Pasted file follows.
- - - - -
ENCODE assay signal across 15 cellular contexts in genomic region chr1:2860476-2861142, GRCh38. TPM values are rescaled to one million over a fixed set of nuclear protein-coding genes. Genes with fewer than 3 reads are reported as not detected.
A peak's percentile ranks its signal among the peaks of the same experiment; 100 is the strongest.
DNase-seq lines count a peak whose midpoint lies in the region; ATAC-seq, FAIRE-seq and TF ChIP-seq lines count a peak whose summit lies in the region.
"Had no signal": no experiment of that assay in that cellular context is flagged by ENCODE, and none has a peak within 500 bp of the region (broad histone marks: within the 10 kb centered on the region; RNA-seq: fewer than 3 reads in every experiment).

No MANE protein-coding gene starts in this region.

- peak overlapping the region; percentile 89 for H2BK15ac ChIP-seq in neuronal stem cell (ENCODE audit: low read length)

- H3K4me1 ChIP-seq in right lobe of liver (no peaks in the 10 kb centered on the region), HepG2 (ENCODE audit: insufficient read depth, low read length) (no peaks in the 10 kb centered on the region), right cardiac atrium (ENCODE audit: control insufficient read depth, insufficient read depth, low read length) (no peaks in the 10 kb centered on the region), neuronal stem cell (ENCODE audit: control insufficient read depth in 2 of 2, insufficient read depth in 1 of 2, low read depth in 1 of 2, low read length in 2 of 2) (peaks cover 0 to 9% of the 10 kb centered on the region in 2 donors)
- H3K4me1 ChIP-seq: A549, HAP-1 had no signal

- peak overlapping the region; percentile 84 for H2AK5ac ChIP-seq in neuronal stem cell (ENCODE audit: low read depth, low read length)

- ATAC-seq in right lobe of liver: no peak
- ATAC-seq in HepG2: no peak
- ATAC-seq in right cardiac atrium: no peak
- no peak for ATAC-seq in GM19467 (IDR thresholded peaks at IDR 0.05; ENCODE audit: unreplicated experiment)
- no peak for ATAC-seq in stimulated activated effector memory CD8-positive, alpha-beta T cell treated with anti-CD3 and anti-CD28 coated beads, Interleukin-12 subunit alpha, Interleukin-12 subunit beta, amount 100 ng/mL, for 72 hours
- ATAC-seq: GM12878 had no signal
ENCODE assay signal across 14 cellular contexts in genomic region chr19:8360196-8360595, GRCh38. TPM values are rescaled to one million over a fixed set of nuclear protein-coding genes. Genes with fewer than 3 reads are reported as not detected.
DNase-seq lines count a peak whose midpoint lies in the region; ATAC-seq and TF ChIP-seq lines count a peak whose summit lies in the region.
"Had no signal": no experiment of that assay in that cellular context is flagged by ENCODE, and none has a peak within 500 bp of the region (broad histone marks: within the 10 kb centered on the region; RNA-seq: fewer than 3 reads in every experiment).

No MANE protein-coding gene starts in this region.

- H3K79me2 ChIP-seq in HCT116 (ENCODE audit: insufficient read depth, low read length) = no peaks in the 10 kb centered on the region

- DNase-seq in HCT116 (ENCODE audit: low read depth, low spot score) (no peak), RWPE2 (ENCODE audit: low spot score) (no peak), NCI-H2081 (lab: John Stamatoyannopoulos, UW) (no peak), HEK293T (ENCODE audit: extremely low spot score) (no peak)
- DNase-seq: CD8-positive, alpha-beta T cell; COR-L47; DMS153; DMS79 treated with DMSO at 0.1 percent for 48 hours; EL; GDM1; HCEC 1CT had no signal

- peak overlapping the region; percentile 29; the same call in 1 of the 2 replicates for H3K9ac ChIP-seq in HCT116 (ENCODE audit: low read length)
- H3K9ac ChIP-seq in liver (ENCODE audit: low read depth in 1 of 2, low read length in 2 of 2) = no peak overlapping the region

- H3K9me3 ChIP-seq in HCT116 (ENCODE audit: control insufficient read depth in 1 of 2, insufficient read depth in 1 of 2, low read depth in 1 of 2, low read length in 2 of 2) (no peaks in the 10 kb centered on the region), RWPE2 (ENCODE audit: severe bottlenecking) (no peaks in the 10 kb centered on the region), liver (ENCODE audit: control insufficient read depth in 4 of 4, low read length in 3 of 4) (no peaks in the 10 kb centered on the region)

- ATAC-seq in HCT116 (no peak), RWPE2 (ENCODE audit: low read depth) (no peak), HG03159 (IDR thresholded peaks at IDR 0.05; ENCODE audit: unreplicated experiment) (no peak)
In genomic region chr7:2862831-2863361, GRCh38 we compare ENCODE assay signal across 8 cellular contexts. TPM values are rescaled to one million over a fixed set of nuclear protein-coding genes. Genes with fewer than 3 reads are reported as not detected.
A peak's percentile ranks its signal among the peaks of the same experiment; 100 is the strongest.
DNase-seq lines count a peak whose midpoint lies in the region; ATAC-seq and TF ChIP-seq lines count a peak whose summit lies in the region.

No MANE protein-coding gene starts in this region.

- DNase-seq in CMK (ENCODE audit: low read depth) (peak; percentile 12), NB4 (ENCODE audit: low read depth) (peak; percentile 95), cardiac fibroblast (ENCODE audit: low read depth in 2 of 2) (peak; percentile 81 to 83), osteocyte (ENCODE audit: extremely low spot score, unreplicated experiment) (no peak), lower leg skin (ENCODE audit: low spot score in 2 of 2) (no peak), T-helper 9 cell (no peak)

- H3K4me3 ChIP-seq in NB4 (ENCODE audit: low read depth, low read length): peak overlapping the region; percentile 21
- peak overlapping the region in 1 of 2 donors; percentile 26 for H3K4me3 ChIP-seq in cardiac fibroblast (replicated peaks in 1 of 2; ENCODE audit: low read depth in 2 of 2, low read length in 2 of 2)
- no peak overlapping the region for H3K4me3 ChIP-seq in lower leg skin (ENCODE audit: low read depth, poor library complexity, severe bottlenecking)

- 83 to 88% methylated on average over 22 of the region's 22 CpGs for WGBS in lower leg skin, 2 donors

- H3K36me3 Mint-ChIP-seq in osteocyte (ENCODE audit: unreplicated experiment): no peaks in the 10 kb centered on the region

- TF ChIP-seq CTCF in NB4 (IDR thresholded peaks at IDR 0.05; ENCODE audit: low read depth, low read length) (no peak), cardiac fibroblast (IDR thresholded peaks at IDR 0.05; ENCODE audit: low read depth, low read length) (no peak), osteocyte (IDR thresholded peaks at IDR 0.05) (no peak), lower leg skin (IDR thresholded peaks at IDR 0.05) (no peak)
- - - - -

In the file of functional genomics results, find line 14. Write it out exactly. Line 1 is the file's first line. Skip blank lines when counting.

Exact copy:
- no peak for ATAC-seq in stimulated activated effector memory CD8-positive, alpha-beta T cell treated with anti-CD3 and anti-CD28 coated beads, Interleukin-12 subunit alpha, Interleukin-12 subunit beta, amount 100 ng/mL, for 72 hours